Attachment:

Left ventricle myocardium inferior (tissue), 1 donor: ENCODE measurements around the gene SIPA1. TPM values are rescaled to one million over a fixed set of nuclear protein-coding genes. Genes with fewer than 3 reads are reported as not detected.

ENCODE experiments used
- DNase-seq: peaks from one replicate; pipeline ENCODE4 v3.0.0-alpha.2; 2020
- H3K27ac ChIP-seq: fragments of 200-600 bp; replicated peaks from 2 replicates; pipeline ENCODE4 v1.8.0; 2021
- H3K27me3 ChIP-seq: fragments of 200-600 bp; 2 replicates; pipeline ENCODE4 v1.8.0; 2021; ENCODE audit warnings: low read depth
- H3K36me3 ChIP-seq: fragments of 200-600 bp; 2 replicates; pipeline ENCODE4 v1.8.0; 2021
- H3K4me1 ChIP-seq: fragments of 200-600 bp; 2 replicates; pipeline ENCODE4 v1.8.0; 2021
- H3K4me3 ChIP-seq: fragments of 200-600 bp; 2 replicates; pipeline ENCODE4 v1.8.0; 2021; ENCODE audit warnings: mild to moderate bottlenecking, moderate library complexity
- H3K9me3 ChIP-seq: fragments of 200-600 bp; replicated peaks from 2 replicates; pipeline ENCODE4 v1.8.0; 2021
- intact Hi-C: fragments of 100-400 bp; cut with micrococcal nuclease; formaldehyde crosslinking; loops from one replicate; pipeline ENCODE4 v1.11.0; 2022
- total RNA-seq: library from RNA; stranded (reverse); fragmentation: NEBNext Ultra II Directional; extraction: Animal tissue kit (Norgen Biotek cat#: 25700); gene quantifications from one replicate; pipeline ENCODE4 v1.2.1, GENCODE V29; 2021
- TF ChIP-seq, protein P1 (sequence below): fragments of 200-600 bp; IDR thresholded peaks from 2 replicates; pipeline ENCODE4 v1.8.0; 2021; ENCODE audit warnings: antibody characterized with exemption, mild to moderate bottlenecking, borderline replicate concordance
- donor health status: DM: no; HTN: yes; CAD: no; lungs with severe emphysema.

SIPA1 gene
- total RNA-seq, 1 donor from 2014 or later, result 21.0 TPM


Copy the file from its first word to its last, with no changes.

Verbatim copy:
Left ventricle myocardium inferior (tissue), 1 donor: ENCODE measurements around the gene SIPA1. TPM values are rescaled to one million over a fixed set of nuclear protein-coding genes. Genes with fewer than 3 reads are reported as not detected.

ENCODE experiments used
- DNase-seq: peaks from one replicate; pipeline ENCODE4 v3.0.0-alpha.2; 2020
- H3K27ac ChIP-seq: fragments of 200-600 bp; replicated peaks from 2 replicates; pipeline ENCODE4 v1.8.0; 2021
- H3K27me3 ChIP-seq: fragments of 200-600 bp; 2 replicates; pipeline ENCODE4 v1.8.0; 2021; ENCODE audit warnings: low read depth
- H3K36me3 ChIP-seq: fragments of 200-600 bp; 2 replicates; pipeline ENCODE4 v1.8.0; 2021
- H3K4me1 ChIP-seq: fragments of 200-600 bp; 2 replicates; pipeline ENCODE4 v1.8.0; 2021
- H3K4me3 ChIP-seq: fragments of 200-600 bp; 2 replicates; pipeline ENCODE4 v1.8.0; 2021; ENCODE audit warnings: mild to moderate bottlenecking, moderate library complexity
- H3K9me3 ChIP-seq: fragments of 200-600 bp; replicated peaks from 2 replicates; pipeline ENCODE4 v1.8.0; 2021
- intact Hi-C: fragments of 100-400 bp; cut with micrococcal nuclease; formaldehyde crosslinking; loops from one replicate; pipeline ENCODE4 v1.11.0; 2022
- total RNA-seq: library from RNA; stranded (reverse); fragmentation: NEBNext Ultra II Directional; extraction: Animal tissue kit (Norgen Biotek cat#: 25700); gene quantifications from one replicate; pipeline ENCODE4 v1.2.1, GENCODE V29; 2021
- TF ChIP-seq, protein P1 (sequence below): fragments of 200-600 bp; IDR thresholded peaks from 2 replicates; pipeline ENCODE4 v1.8.0; 2021; ENCODE audit warnings: antibody characterized with exemption, mild to moderate bottlenecking, borderline replicate concordance
- donor health status: DM: no; HTN: yes; CAD: no; lungs with severe emphysema.

SIPA1 gene
- total RNA-seq, 1 donor from 2014 or later, result 21.0 TPM